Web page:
Last night my family attended an outdoor concert at Elizabeth Park in West Hartford, CT. It's a summer tradition that we love. The band closed the show with The Ramones' Sedated.
I took the opportunity to grab Clara and teach her how to dance to punk music on the green grass under the dying light of the setting sun.
One of those moments I won't ever forget.
I don't have many regrets in life, and those that I do have were mostly out of my control.
- I failed to achieve Eagle Scout because of a near-fatal car accident at the time of my Eagle project made it impossible for me to complete the project despite all other requirements being complete.
- I wasn't able to attend college immediately after high school, missing out on that quintessential college experience, because I was forced to move out after graduation and support myself.
- I didn't continue to ride horses despite riding at a very early age because my parent's divorce resulted in the removal of the horses from our home and left me growing up on a horse farm absent of horses
- I wasn't able to pole vault during my senior year because of the aforementioned car accident
- I don't know my father very well and have spent little time with him since childhood, mostly because he disappeared from my life
Then there are a few regrets that are absolutely my fault.
Never seeing The Ramones in concert was one of them.
It's inexcusable. It was simply the result of the stupid assumptions that there would always be a next time. The band would tour again. I'd catch them next year.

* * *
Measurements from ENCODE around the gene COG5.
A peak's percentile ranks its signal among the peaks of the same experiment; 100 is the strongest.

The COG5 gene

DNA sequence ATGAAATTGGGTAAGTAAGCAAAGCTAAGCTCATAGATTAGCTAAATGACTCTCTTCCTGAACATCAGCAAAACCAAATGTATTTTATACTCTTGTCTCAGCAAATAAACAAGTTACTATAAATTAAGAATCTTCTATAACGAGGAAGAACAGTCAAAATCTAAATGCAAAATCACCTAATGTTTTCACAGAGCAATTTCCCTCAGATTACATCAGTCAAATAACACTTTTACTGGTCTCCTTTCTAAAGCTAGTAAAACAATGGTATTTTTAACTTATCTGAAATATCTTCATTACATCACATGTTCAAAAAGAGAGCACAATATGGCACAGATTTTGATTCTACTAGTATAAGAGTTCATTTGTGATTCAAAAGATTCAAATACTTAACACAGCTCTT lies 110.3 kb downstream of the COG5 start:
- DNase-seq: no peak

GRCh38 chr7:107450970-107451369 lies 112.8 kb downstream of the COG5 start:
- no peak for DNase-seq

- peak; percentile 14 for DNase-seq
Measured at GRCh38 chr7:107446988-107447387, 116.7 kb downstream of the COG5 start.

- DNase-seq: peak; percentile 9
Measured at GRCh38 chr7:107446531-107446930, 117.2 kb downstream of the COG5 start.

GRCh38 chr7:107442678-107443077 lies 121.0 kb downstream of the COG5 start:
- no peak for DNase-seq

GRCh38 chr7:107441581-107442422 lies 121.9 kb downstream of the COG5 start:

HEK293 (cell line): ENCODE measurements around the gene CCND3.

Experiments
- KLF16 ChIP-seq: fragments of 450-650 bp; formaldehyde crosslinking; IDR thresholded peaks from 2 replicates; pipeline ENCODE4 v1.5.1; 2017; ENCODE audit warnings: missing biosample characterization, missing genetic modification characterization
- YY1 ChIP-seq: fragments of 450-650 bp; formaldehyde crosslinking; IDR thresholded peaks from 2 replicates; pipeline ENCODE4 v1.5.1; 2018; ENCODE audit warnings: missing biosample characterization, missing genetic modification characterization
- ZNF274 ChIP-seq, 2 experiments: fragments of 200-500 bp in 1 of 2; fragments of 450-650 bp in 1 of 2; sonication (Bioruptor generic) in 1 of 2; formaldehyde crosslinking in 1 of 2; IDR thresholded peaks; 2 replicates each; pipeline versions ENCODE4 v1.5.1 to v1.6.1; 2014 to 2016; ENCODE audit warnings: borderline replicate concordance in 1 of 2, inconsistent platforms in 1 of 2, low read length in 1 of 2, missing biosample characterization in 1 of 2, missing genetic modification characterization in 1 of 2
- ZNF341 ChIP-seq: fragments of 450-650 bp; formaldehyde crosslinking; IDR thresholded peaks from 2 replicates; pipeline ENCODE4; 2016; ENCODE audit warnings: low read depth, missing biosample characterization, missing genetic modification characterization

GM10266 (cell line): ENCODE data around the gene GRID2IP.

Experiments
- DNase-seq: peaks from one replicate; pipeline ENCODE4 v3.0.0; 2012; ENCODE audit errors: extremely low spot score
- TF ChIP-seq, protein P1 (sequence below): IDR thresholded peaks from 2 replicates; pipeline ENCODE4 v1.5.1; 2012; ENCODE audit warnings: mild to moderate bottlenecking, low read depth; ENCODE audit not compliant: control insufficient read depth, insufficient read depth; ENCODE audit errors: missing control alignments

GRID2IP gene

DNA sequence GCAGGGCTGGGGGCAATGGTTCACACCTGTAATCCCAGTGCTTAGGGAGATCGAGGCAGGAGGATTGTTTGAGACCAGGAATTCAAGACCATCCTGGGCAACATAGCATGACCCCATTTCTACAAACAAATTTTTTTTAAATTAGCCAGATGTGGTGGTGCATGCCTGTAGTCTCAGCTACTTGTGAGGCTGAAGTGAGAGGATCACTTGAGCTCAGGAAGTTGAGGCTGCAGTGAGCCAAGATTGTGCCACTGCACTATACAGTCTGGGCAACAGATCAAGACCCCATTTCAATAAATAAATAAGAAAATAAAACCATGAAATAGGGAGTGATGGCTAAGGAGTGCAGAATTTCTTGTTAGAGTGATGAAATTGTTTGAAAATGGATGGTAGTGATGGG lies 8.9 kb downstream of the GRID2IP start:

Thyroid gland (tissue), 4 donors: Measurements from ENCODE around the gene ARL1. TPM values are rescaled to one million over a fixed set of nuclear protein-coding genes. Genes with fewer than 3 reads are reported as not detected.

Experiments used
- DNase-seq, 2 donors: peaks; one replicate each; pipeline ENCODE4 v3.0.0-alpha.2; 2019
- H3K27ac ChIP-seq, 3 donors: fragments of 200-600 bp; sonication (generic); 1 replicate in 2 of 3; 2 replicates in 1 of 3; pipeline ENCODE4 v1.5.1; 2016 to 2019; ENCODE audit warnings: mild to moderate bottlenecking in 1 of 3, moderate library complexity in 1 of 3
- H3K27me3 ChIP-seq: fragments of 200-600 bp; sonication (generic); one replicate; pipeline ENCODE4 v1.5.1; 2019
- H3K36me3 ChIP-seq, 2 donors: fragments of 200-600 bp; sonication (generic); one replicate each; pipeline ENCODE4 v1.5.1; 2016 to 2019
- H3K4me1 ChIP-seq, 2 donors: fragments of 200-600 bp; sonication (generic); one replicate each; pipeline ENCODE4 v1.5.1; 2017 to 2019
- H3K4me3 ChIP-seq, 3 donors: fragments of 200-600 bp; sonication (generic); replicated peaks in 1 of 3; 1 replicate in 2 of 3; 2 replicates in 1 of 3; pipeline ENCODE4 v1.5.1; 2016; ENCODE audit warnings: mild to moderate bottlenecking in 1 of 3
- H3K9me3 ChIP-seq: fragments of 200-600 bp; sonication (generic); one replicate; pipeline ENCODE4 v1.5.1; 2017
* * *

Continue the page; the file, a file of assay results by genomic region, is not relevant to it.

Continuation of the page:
Then the band broke up in 1996, and by 2004, three of the four members of the band were dead. The last, Tommy Ramone, died in 2014. I can't believe that those boys are all gone.
I will never see The Ramones in concert. It kills me.
As I held Clara's hands and jumped and smiled and laughed, I couldn't help but think, "What the hell was wrong with you? How did you never see these guys play? You're so stupid."
It's something I've said to myself many times.
When it comes to regret, The Ramones are my north star. They serve as my reminder of how fleeting opportunity can be. They are my admonition that I need to do things no matter how hard or inconvenient they may be before I can't do them anymore.
Last summer I came down with a bad case of pneumonia. I also had tickets to the Guns 'n Roses concert at Gillette Stadium. I went to the concert despite doctor's orders and the fact I couldn't walk 100 yards without running out of breath.
Even though I had seen Guns 'n Roses before, what if this was the last time they ever toured? What if this was my last chance to hear Welcome to the Jungle and Paradise City performed by the actual band that made those songs iconic?
I didn't want to find myself dancing in the grass to Sweet Child 'O Mine in ten years, knowing that the band had broken up or died in a plane crash or gotten too old to play anymore, and I missed my chance to see them one more time.
I sat for the entire concert. I sang along quietly and clapped like I was at a golf tournament.
I'll never forget that night, either.
That's the goal, people. Pile up the moments that you will never forget, and before you know it, you'll have a lifetime of happiness and joy and hopefully very little regret.